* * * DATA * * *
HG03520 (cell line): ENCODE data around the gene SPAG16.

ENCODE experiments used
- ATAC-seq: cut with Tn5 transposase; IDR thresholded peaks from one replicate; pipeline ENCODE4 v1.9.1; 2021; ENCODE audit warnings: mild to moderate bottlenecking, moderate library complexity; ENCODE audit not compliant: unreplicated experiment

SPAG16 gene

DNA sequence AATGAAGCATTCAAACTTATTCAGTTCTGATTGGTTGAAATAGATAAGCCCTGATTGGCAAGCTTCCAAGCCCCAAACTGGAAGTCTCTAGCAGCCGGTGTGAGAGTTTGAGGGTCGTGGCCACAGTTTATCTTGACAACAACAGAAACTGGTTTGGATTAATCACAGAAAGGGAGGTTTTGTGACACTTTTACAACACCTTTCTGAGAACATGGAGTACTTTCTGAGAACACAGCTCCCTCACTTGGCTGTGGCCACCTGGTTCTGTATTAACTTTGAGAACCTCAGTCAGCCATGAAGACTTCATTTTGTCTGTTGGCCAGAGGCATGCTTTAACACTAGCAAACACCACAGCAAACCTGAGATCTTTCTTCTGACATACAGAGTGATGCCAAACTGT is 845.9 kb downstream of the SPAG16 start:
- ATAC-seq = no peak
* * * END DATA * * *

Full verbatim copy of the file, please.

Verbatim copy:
HG03520 (cell line): ENCODE data around the gene SPAG16.

ENCODE experiments used
- ATAC-seq: cut with Tn5 transposase; IDR thresholded peaks from one replicate; pipeline ENCODE4 v1.9.1; 2021; ENCODE audit warnings: mild to moderate bottlenecking, moderate library complexity; ENCODE audit not compliant: unreplicated experiment

SPAG16 gene

DNA sequence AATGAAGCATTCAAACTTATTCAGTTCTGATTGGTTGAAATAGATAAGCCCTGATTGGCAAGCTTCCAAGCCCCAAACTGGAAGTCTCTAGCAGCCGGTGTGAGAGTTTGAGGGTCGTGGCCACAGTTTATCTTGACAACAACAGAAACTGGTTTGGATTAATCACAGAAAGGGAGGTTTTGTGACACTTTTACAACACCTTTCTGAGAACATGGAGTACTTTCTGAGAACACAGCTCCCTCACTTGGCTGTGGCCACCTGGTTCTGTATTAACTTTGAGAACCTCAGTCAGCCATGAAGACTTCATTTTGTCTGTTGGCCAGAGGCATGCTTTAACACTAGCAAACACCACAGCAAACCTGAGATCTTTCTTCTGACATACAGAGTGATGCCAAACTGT is 845.9 kb downstream of the SPAG16 start:
- ATAC-seq = no peak